5.6/10
346
14 user 3 critic

Seven Alone (1974)

A frontier family crosses the U.S. by wagon train, hoping for a better life in the Oregon Territory.

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(book), (as Douglas Stewart) | 1 more credit »
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Director: Craig Clyde
Stars: James Read, John Denver, David Tom
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Cast

Cast overview, first billed only:
...
...
Dr. Dutch
Anne Collings ...
Naome Sager
...
...
Billy Shaw
...
Dehl Berti ...
White Elk
Bea Morris ...
Sally Shaw
Scott Petersen ...
Francis Sager
Debbie van Orden ...
Catherine Sager
Diane Petersen ...
Matilda Sager
Suzanne Petersen ...
Lousia Sager
Julie Petersen ...
Elizabeth Sager
Christy Clark ...
Anna Sager
Kliss Sparks ...
Mrs. Whitman
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Storyline

A fictionalized account of the real-life adventure of the Sager family. Travelling with a wagon train from Missouri to Oregon, things are going well for them, until Henry Sager dies from blood poisoning following an Indian attack, and Naomi Sager dies soon afterward from pneumonia. The leaders of the wagon train decide to send the children back, but the oldest, John (who had been described by all the adults as lazy and worthless), decides to lead his siblings through the wilderness to complete the journey their parents started. Written by Jean-Marc Rocher <rocher@fiberbit.net>

Plot Summary | Add Synopsis

Taglines:

In the year 1843, John Sager, a boy of 13 with his brothers and sisters including an infant set off on one of the most incredible journeys in American history. This is a true account of their hazardous 2000 mile trek along the legendary Oregon trail in pursuit of a dream.


Certificate:

G | See all certifications »
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Details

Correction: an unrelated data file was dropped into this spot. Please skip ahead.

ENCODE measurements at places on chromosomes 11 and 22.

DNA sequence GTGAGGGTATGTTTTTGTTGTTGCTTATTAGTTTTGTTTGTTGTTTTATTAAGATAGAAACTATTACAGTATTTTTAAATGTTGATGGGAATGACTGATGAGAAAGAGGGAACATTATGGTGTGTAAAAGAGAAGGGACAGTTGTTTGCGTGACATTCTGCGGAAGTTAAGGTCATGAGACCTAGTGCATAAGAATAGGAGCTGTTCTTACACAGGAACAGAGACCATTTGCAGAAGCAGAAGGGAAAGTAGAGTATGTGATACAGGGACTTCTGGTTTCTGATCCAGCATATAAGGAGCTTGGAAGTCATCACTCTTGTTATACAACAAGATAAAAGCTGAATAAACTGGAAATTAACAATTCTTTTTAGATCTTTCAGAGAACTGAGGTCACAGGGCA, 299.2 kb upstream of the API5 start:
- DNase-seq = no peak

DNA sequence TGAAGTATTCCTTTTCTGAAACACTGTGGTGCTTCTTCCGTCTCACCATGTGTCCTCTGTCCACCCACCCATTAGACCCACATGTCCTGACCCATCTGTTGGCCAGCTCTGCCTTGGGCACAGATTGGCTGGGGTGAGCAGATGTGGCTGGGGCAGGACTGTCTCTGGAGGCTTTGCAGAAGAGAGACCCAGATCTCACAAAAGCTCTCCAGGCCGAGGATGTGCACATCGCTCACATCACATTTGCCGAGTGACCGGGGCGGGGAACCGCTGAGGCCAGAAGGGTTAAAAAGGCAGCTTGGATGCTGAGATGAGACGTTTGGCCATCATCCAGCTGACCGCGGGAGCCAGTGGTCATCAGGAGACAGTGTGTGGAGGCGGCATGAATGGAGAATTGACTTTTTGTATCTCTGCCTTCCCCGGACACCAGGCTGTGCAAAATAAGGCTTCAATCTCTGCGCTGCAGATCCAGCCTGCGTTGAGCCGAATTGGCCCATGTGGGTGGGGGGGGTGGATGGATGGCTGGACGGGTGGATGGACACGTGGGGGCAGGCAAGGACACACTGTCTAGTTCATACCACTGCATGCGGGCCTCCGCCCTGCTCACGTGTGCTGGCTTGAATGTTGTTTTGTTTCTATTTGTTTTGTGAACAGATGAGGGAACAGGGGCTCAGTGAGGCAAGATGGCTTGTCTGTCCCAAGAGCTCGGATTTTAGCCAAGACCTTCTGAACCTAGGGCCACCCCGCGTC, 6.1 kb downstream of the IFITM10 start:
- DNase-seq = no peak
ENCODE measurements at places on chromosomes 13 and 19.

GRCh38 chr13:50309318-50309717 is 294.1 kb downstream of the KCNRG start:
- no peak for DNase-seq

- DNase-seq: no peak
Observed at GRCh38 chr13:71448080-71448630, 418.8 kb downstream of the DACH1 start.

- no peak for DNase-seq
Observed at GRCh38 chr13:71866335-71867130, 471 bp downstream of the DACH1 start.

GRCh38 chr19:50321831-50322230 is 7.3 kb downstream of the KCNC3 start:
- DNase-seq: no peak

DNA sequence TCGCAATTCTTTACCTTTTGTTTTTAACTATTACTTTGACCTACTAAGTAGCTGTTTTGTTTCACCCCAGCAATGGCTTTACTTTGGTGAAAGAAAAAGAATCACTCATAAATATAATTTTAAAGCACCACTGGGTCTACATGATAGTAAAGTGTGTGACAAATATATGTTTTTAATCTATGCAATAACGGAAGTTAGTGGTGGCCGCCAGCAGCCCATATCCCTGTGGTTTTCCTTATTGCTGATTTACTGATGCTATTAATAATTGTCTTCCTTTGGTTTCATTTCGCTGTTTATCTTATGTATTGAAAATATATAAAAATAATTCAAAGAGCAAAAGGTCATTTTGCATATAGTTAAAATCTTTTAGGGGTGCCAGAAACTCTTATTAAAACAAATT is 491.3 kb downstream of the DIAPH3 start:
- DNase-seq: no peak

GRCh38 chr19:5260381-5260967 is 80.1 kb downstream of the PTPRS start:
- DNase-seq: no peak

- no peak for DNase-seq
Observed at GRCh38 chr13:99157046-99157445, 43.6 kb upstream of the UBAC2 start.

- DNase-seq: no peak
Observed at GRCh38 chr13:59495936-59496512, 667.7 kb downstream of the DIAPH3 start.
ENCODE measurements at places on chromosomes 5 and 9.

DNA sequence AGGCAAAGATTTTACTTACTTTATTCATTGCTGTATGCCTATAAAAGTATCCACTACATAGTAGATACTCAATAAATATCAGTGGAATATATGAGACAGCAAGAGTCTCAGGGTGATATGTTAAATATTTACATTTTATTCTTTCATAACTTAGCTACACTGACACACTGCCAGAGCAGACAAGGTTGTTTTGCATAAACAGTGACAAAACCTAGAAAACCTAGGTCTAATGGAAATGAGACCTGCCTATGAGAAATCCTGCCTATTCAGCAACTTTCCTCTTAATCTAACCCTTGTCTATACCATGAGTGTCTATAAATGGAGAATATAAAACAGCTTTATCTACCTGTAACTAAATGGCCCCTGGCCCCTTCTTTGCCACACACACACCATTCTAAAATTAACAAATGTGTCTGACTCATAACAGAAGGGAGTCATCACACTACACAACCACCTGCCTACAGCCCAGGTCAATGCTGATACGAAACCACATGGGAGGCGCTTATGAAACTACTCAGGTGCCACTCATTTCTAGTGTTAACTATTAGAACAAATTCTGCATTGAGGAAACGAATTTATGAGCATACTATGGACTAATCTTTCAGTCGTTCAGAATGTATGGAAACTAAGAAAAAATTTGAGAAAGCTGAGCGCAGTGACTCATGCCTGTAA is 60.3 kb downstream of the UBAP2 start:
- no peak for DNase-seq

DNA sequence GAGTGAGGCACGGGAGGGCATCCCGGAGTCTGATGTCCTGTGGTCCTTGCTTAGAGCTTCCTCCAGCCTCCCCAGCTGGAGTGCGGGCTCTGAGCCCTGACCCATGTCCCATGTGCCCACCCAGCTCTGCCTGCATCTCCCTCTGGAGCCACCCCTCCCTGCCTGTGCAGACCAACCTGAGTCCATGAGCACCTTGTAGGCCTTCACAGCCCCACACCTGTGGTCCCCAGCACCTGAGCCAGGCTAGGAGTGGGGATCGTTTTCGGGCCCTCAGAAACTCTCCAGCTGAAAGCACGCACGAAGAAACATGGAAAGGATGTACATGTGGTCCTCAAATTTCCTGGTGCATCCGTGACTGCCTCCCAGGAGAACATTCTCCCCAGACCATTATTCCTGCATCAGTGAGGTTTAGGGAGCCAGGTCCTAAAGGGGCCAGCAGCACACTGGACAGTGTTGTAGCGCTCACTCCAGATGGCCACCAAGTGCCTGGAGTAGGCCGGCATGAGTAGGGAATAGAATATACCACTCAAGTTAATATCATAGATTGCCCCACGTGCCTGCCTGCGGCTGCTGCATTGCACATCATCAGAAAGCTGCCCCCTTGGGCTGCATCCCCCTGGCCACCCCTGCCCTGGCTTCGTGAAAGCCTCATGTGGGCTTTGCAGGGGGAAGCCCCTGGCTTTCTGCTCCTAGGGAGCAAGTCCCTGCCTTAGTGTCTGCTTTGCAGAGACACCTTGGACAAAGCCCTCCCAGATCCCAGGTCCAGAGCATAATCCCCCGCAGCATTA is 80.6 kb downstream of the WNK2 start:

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Release Date:

20 December 1974 (USA)  »

Also Known As:

House Without Windows  »

Filming Locations:

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Company Credits

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Technical Specs

Runtime:

Sound Mix:

Color:

Aspect Ratio:

1.85 : 1
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Did You Know?

Trivia

John and Francis Sager were killed in the Whitman Massacre near Walla Walla, Washington on 29 November 1847 by Cayuse Indians. The surviving Sager children were kidnapped and held for ransom, with Louisa Sager dying in captivity. See more »

Goofs

When the settlers are shown walking beside their wagon train (at around 46 mins) just before reaching Fort Hall, one is wearing a modern green and white horizontal striped shirt. See more »

Soundtracks

Only a Dream Away
Music by Robert O. Ragland
Lyric by Arthur Hamilton
Performed by Pat Boone
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User Reviews

 
A good family film
19 February 2006 | by (United States) – See all my reviews

This was not a Hollywood blockbuster but that's o.k. It was a film based on the lives of a group of people who travel from the Midwest to the west coast and endure the hardships that went along with that time in 1842/43. The focus is on the Sager family and their children who are forced to survive on their own after their parents perish on the journey. I would not have watched this without my 7-year-old daughter but because it is based on a true story it held my interest. There weren't any Oscar-winning performances, or even anything that would be that captivating as far as acting skill goes, but if you can overlook that then you'll enjoy the film for what it is. There are no special effects like there are today, but it is a simple movie and doesn't require any. The simplicity is probably a blessing - one of the good things about this is that it is free of any grandiose love scenes. Instead, it is a look at what it might have been like to travel across the country at a pace that is slightly faster than a walk through rain or shine with little shelter, and dealing with things like dysentery and attacks by Indians. This doesn't give a very politically correct view of the native American Indian. But then again, Indians and white men had not even begun to learn to live together in 1843. This movie depicts violent behavior and dialogue that is very condescending toward Indians but I'm sure back in those days the actual dialogue and behavior was just as bad, and probably much worse. Parents should watch this movie with their children so they can teach their children that what they see is inappropriate in our society today.

One thing my daughter noticed was that these people didn't have the kind of recreational outlets that we have today and she asked a lot of questions. So while this is not a mega-movie chock full of stars and oozing with complicated effects, it is a simple and entertaining story of a real family's struggle to stay together. It can also be viewed as a teaching tool.


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